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Why Is It So Hard for Me to Wake Up?

Why Is It So Hard for Me to Wake Up?

Monday, June 06, 2022

If you struggle to get out of bed every morning, you are not alone. Why is it so difficult to get out of bed when all you want to do is sleep in, whether it's by repeatedly hitting the snooze button or stumbling out of bed?

It could be more than just laziness, but an indication that your biological clock is off. If you're not getting enough sleep, you should find the cause and change your bedtime routine. In this blog, we will go over the reasons why you aren't getting enough sleep and how to change it.


Signs You May Not Be Getting Enough Sleep

Do you have problems getting out of bed in the morning? Here are some signs that you're not getting enough sleep at night.

  • Excessive Yawning
  • Irritability
  • Lack of Motivation
  • Excessive Daytime Sleepiness
  • Brain Fog
  • Increased Appetite

Reasons Why You May Find it Hard to Wake Up in the Morning

1. Poor Sleep Quality

A snoring partner, your own snoring, uncomfortable temperatures, or frequent midnight toilet visits can all contribute to poor sleep quality, making it difficult to wake up feeling refreshed and awake.

2. Mental Health Conditions

Anxiety, stress, and depression can cause lethargy and drowsiness, which can also contribute to morning sleepiness.

3. Going to Bed Late

If you're trying to cram 4-6 hours of sleep a night, it’s no wonder your body is telling you to stay in bed a bit longer. Getting enough sleep may require going to bed earlier in the evening.

4. Exercising Late

Working out too close to bedtime might raise your heart rate and metabolism, making you too wired to sleep properly.

5. Drinking Too Much Caffeine

Having caffeine too late in the day or the evening can disrupt your sleep quality. Even if you slept all night, your sleep cycles are disrupted when you have caffeine in your system because it causes your brain to be more active.

6. Sleep Disorders

Aside from lifestyle factors, you could be suffering from insomnia, sleep apnea, narcolepsy, restless leg syndrome, or another sleep condition.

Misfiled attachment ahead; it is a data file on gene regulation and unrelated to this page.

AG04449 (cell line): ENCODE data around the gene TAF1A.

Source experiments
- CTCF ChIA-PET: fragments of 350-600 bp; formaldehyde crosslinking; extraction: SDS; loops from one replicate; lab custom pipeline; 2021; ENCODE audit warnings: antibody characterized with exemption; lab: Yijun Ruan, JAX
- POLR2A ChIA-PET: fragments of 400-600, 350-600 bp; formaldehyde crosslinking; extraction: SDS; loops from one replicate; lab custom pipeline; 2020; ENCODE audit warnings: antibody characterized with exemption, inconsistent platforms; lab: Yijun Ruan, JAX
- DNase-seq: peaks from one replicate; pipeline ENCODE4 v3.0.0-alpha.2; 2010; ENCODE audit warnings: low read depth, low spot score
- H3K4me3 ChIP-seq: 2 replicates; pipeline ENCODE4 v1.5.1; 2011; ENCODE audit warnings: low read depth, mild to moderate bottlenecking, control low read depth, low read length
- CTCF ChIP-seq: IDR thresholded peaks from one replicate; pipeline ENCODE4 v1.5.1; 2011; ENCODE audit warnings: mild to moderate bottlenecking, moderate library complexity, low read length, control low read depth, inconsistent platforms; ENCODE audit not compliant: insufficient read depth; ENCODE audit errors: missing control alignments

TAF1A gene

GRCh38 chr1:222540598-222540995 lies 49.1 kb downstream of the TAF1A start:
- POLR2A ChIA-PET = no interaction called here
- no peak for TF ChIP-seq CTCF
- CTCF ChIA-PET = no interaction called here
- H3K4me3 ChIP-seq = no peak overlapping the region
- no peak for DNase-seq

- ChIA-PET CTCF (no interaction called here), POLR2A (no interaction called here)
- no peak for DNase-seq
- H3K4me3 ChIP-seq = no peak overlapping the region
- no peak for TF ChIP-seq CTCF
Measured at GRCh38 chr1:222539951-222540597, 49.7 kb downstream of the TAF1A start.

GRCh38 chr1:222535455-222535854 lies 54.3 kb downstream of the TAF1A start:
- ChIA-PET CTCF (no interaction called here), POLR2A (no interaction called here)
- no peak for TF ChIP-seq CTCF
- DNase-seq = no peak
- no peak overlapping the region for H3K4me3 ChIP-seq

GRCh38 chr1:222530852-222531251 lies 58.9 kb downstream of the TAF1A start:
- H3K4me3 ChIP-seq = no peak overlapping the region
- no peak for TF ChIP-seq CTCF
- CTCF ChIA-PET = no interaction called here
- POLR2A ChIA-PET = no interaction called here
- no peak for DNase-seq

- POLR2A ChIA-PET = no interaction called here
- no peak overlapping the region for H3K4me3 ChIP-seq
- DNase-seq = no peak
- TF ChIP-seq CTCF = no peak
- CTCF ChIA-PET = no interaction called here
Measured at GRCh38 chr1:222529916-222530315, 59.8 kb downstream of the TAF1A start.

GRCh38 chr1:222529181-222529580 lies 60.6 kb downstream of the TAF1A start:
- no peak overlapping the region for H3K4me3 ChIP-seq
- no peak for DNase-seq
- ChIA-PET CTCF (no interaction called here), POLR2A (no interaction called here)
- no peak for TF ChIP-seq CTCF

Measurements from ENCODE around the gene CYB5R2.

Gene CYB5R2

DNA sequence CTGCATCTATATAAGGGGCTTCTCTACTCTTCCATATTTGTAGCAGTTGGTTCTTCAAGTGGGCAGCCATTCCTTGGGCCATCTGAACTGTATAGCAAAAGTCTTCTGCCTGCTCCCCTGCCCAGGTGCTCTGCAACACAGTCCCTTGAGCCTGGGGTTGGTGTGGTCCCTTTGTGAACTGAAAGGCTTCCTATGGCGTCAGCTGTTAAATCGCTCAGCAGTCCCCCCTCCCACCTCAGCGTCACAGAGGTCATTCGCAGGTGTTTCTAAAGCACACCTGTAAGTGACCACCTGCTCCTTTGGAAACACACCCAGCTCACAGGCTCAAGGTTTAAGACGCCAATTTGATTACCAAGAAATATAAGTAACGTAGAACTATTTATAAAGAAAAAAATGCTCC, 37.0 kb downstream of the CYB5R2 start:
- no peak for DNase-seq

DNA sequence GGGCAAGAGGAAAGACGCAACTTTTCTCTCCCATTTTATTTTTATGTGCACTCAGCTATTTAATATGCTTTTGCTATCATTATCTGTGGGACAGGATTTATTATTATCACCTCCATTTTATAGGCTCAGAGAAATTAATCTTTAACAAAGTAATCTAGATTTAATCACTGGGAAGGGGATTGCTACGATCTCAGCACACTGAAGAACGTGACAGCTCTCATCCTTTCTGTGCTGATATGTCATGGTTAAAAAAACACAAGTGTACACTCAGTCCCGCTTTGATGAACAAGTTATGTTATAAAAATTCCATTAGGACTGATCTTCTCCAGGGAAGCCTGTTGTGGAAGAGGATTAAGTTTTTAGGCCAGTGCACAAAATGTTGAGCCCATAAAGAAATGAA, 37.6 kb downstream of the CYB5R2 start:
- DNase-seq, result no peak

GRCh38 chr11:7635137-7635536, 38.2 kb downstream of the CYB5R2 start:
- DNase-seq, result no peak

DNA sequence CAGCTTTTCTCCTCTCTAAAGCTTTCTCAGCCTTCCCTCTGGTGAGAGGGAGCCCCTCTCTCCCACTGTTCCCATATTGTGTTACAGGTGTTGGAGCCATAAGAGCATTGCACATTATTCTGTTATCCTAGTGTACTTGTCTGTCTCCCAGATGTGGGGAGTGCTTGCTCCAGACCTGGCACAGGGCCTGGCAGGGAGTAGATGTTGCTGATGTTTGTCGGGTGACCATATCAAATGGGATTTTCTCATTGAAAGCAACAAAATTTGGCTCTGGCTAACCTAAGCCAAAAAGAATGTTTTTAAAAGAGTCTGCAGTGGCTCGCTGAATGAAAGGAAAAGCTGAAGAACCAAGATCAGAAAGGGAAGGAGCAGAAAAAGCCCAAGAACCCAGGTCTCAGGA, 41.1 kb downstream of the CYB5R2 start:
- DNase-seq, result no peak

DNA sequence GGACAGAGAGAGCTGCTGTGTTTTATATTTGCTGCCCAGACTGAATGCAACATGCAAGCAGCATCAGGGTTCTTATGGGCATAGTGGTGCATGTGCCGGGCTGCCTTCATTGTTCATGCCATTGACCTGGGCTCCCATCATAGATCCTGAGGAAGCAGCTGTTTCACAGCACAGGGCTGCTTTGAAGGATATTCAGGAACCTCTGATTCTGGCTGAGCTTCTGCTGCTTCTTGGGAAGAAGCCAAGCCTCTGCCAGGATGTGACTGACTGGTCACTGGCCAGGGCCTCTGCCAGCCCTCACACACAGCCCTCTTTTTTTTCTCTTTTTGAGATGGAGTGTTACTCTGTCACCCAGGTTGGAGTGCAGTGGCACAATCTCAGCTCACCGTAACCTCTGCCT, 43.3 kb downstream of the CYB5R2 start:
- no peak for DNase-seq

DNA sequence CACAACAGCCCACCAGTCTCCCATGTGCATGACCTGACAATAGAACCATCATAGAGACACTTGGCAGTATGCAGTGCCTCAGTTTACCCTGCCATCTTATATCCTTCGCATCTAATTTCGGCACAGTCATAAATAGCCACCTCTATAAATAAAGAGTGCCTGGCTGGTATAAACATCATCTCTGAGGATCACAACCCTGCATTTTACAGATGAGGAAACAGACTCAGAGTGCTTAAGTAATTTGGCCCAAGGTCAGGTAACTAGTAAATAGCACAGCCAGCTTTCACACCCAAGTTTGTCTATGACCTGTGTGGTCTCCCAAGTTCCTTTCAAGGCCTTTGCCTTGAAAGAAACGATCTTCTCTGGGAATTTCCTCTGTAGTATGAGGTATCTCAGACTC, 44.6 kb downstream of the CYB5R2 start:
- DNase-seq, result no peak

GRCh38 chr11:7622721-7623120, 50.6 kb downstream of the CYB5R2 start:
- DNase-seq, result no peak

How to Wake Up Early and Make Getting Up Easier

1. Don’t Hit the Snooze Button

The snooze button will tempt you to sleep for a few more minutes, even though the extra sleep will likely leave you feeling groggy because it isn't quality sleep.

2. Have a Beverage Routine

If possible, set your coffee machine to turn on when it's time to wake up so you can smell it. If you don't drink coffee, prepare the ingredients for your preferred beverage before bed so that everything you need to make your morning tea or smoothie is ready.

3. Do Something You Love

Make mornings easier by doing something you enjoy while getting ready, whether it's listening to your favorite podcast, watching a show you enjoy, or catching up on morning news.

4. Set a Comfortable Temperature

Invest in a programmable thermostat to help in waking up. You will be less tempted to stay in bed if you program your thermostat so that it begins to warm up or cool down depending on the weather an hour or so before you get up.

5. Develop a Bedtime Routine

Following a consistent bedtime routine can help your body in recognizing when it is time to sleep. To unwind and prepare your body for sleep, take a hot shower, read your favorite book, or write about your day.

Correct My Tongue Thrust

It's possible to train yourself to wake up on time in the morning. A few changes to your routine will help you in overcoming morning fatigue and getting up and at 'em bright and early.

If you have a medical condition such as tongue thrust, sleep apnea, or insomnia, you should consult a doctor. If you are already aware that you snore or have breathing problems as a result of a tongue thrust, this might be the cause of your sleep problems and fatigue.

The most effective way to prevent tongue thrusting and reduce mouth breathing is to develop new habits through an exercise-based treatment program that strengthens your tongue muscles and teaches you how to swallow properly.

IJustWantTo® CorrectMyTongueThrust is a simple seven-week program developed by Janet Bennett, M.Ed., CCC-SLP, a speech pathologist with over 35 years of experience. The idea is to help you retrain your tongue to sit appropriately in your mouth by doing a few easy exercises every day.

For more information, visit our website or contact us.

Janet M. Bennett

Written by:

Janet Bennett, M.Ed., CCC-SLP, is a Speech Pathologist in private practice in Asheville, NC, since 1977. She specializes in treating tongue thrust, a swallowing disorder that can result in buckteeth, an open bite, a lisp, snoring, and other problems that have not yet been made known to most people.